2 teaspoons of marjoram

In a large pot, saute the leeks, onions, and garlic in the butter. Cook on medium-low heat for 10 minutes.

Add in the diced potatoes. Stir to coat the potatoe in some of that yummy butter.

Add in the broth, water, and seasonings.

After the soup comes to a boil, turn it to medium-low. Let it simmer for 30 minutes.

After 30 minutes, mash the potatoes and stir, or blend with an immersion blender to your desired consistency. I prefer the blender method.

In crafty news, I knit my first hat!

Pasta with Pesto

The kid must have read my mind when I asked her what she wanted for dinner on the ride home from school. I was overjoyed when her response was “green noodles.” This is 6-year-old speak for pasta with pesto. Next to pasta aglio e olio, pesto is my favorite pasta pair-up. As luck would have it, I had just bought a nice bunch of basil during my lunchtime trek through Chelsea Market.It was extra special to have two miniature assistants to help with the dinner cook-up. Pesto is super easy to make with your food processor. A plate of pasta and a nice salad on the side and you are good for the night.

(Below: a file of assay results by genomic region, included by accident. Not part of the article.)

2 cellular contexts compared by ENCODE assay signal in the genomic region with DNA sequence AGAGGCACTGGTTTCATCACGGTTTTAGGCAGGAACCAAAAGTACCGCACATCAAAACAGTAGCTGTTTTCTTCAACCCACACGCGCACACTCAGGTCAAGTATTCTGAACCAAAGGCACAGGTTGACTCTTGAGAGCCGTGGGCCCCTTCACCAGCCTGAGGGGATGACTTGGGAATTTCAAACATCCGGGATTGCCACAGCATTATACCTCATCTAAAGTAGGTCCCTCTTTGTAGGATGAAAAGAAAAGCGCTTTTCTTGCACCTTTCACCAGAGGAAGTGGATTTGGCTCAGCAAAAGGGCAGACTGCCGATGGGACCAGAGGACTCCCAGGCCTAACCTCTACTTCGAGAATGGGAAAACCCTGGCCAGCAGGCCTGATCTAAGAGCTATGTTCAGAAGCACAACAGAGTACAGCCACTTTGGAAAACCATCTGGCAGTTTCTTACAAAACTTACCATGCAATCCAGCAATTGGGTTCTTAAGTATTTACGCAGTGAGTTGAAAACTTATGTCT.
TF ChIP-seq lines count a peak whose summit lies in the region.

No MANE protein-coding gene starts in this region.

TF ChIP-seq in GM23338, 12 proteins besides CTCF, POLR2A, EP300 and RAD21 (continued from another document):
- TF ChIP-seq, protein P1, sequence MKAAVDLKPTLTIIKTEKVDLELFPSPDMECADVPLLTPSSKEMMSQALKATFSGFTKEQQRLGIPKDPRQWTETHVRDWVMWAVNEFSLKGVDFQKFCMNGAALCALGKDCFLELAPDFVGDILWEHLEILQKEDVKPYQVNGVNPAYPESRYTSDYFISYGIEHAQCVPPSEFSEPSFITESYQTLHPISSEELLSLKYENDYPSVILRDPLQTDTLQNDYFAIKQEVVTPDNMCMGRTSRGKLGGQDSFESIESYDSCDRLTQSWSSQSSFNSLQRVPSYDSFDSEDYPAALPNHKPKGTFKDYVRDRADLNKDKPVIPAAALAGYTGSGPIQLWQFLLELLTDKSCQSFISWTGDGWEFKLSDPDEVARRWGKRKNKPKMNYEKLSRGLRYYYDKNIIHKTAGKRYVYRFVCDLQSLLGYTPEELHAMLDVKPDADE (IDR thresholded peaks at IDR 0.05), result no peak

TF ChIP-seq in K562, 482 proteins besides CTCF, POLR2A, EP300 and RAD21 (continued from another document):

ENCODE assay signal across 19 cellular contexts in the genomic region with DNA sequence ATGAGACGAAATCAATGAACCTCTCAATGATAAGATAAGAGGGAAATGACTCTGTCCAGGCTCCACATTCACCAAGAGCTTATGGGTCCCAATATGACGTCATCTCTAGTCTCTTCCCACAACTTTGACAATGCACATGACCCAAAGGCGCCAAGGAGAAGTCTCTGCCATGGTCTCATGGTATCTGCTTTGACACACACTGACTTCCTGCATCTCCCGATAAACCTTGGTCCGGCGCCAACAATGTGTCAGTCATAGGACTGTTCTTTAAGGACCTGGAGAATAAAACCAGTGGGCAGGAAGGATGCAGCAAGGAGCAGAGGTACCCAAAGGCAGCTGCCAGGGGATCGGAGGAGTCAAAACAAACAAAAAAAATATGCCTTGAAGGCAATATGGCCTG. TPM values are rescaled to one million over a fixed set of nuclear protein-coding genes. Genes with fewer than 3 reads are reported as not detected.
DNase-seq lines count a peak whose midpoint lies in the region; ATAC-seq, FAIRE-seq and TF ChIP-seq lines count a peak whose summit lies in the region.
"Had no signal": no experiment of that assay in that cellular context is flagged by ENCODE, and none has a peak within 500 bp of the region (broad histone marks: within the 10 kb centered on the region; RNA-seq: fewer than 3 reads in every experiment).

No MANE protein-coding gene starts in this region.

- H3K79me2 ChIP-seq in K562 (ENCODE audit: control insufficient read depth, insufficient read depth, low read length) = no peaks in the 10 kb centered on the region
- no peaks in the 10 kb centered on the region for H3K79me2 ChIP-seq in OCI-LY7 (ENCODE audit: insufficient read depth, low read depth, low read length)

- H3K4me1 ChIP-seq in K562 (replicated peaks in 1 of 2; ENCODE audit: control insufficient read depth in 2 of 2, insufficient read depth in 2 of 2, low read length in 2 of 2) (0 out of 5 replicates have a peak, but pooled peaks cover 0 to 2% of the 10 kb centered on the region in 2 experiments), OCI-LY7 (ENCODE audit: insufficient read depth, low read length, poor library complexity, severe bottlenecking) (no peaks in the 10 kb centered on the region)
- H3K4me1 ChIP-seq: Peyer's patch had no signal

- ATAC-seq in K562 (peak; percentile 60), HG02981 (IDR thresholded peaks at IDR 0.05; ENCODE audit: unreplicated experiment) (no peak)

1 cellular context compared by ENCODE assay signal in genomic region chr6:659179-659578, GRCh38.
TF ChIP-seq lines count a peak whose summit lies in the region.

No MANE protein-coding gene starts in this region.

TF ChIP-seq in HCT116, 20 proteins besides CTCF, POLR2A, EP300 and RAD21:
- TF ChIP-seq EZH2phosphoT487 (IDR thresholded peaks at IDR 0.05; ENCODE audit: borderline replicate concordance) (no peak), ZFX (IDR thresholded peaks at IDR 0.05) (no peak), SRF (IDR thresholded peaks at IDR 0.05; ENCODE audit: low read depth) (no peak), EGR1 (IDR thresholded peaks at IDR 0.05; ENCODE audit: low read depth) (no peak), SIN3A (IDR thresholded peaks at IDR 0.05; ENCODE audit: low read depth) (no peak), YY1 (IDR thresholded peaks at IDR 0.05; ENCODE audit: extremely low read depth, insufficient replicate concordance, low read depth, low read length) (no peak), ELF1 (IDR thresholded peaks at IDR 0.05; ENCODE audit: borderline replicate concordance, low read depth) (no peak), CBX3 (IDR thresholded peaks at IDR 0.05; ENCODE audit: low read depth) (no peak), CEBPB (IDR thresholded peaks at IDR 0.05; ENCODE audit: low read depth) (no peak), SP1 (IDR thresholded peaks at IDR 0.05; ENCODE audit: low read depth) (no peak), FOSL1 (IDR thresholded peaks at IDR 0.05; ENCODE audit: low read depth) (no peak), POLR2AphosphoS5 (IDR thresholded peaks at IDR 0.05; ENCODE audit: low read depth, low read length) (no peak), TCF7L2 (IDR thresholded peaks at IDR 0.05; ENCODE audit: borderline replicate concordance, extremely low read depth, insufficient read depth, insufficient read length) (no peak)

• 1 cup basil
  • 4 garlic cloves
  • 1/3 – 1/2 cup of toasted pine nuts
  • 1/2 cup of parmesean (I leave mine out usually to make a pareve pesto, then add parmesean as necessary on a per meal basis) Do not use the powdered processed stuff in a can
  • 1/2 cup of good quality olive oil
  • a sprinkle of salt to taste


Wash and sort your basil. Basil is often dirty and sandy.

Combine the dry ingredients in the food processor, then slowly add the olive oil. Dip finger in and taste. Add salt if necessary.

Pesto freezes well. I like to freeze in 1/2 cup increments.


Spoon pesto over and mix into pasta. I add a sprinkle of pine nuts and shredded parmesean. Enjoy with a side salad. Bon Appetit!